CANADIAN RAILWAY OFFICE OF ARBITRATION
CASE NO. 1087
Heard at Montreal, Tuesday, May 10, 1983
CANADIAN NATIONAL RAILWAY COMPANY
BROTHERHOOD OF MAINTENANCE OF WAY EMPLOYEES
Discipline assessed Trackman J. B. Pacheco for unauthorized absence from duty.
JOINT STATEMENT OF ISSUE:
Trackman J. B. Pacheco was absent from duty on December 21 and 22, 1981 and consequently charged with a violation of Rule 1.24 of Maintenance of Way Rules 1233E. Following an investigation which was held on January 7, 1982 he was assessed 20 demerit marks for absence without authorization. This resulted in Mr. Pacheco's discharge from service due to accumulation of demerits.
The Brotherhood appealed on the basis that the discipline assessed which resulted in the grievor's discharge was too severe.
The Company declined the appeal.
FOR THE BROTHERHOOD: FOR THE COMPANY:
(SGD.) PAUL A. LEGROS (SGD.) D. C. FRALEIGH
System Federation General Chairman Assistant Vice-President Labour Relations
There appeared on behalf of the Company:
K. J. Knox – Manager Labour Relations, Montreal
P. E. Scheerle – System Labour Relations Officer, Montreal
W. A. McLeish – Manager Labour Relations, Toronto
A. E. Speers – Regional Engineer Administration, Toronto
And on behalf of the Brotherhood:
P. A. Legros – System Federation General Chairman, Ottawa
L. Boland – Federation General Chairman, London
F. L. Stoppler – Vice-President, Ottawa
AWARD OF THE ARBITRATOR
Rule 1.24 requires employees not to be absent from work without authority. The grievor was absent from work without authority on the days in question.
On December 21, 1981, three days after his return from a lengthy leave of absence (and having been reminded that his employment was in jeopardy by reason of unauthorized absences), the grievor called in to say he would not be in, but that he would be in the following day. On the following day he did not report to work, nor did he call in.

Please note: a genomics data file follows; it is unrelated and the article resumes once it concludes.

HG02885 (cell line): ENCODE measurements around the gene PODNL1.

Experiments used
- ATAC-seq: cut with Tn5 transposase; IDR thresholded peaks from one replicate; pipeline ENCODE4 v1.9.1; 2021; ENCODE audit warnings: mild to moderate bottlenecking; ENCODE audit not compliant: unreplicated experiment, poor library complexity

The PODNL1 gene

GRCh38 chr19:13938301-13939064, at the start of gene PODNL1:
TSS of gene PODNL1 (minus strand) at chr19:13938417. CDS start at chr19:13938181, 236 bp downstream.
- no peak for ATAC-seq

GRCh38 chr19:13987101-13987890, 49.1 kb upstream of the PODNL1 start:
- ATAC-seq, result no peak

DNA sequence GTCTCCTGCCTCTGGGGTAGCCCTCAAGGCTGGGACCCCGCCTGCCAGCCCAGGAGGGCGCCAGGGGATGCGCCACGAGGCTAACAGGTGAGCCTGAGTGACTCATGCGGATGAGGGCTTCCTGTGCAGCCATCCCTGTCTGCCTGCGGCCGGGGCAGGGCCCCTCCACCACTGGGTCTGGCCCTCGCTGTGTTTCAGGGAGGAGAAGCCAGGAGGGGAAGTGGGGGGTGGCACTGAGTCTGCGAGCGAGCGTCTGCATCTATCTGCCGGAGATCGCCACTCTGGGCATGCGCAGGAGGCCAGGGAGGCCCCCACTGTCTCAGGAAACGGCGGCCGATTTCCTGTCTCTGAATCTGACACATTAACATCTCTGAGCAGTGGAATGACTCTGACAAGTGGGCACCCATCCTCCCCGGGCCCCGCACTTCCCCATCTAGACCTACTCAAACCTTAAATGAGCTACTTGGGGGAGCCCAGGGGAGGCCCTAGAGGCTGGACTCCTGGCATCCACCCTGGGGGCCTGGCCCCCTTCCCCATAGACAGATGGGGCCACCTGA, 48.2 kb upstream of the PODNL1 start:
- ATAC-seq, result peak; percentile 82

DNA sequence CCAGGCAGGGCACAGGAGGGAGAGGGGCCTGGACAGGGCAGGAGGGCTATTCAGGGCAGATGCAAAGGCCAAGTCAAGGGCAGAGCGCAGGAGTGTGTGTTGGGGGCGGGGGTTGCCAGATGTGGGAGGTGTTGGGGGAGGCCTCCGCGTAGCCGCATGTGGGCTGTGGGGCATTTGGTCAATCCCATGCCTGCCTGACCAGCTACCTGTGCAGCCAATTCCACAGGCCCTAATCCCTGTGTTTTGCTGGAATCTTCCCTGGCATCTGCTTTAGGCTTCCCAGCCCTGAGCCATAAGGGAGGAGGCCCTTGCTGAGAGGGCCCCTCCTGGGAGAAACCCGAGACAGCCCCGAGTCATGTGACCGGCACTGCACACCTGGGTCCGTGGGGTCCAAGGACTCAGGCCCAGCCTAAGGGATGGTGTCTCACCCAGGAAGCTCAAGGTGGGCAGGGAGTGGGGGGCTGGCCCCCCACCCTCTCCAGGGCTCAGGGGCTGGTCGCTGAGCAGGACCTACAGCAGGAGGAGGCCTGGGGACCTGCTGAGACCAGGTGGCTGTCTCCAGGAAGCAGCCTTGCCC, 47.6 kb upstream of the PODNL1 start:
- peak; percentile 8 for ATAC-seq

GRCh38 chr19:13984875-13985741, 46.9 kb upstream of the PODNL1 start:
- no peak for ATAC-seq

The grievor stated that he was unable to report to work on time because he got lost on his way to work. He did not call in because it was too late to do so by the time he returned home. While it may have been too late then to reach his Supervisor, it would not have been too late to reach the Roadmaster, whose number he had been given when he was reminded of the importance of reporting and of calling in.
While 20 demerits would be a heavy penalty for a first offence of this nature, it was not excessive where the offence had been repeated several times, as it had been in this case. The grievor had been warned, had been assessed demerits, and had been counselled that his job was in jeopardy. He had been given the extra chance he now seeks. In all of the circumstances, it is my view that the assessment of 20 demerits did not go beyond the range of reasonable disciplinary responses to the situation, and that there was just cause for it.
The grievance is therefore dismissed.
(signed) J. F. W. WEATHERILL